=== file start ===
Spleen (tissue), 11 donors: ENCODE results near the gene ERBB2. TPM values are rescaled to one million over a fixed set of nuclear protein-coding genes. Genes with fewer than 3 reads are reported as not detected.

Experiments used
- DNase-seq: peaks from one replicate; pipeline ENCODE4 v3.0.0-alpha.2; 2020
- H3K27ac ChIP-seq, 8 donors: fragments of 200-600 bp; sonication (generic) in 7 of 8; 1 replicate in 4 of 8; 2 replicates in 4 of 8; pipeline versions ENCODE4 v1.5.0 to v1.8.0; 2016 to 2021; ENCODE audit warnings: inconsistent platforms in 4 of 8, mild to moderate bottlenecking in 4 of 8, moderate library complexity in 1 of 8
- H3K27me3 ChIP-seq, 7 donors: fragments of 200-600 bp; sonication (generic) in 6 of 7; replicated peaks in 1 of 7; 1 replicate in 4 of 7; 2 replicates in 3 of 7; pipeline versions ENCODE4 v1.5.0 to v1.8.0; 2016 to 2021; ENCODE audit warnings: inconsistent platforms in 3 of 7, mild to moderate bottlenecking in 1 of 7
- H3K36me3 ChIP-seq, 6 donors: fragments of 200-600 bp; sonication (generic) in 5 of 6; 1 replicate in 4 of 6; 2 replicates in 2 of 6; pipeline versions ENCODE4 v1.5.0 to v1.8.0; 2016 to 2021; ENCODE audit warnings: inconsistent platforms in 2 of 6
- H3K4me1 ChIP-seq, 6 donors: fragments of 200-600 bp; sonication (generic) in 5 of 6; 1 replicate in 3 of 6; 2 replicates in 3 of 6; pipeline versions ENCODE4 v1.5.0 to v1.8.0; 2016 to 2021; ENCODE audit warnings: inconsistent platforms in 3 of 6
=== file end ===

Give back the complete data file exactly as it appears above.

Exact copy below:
Spleen (tissue), 11 donors: ENCODE results near the gene ERBB2. TPM values are rescaled to one million over a fixed set of nuclear protein-coding genes. Genes with fewer than 3 reads are reported as not detected.

Experiments used
- DNase-seq: peaks from one replicate; pipeline ENCODE4 v3.0.0-alpha.2; 2020
- H3K27ac ChIP-seq, 8 donors: fragments of 200-600 bp; sonication (generic) in 7 of 8; 1 replicate in 4 of 8; 2 replicates in 4 of 8; pipeline versions ENCODE4 v1.5.0 to v1.8.0; 2016 to 2021; ENCODE audit warnings: inconsistent platforms in 4 of 8, mild to moderate bottlenecking in 4 of 8, moderate library complexity in 1 of 8
- H3K27me3 ChIP-seq, 7 donors: fragments of 200-600 bp; sonication (generic) in 6 of 7; replicated peaks in 1 of 7; 1 replicate in 4 of 7; 2 replicates in 3 of 7; pipeline versions ENCODE4 v1.5.0 to v1.8.0; 2016 to 2021; ENCODE audit warnings: inconsistent platforms in 3 of 7, mild to moderate bottlenecking in 1 of 7
- H3K36me3 ChIP-seq, 6 donors: fragments of 200-600 bp; sonication (generic) in 5 of 6; 1 replicate in 4 of 6; 2 replicates in 2 of 6; pipeline versions ENCODE4 v1.5.0 to v1.8.0; 2016 to 2021; ENCODE audit warnings: inconsistent platforms in 2 of 6
- H3K4me1 ChIP-seq, 6 donors: fragments of 200-600 bp; sonication (generic) in 5 of 6; 1 replicate in 3 of 6; 2 replicates in 3 of 6; pipeline versions ENCODE4 v1.5.0 to v1.8.0; 2016 to 2021; ENCODE audit warnings: inconsistent platforms in 3 of 6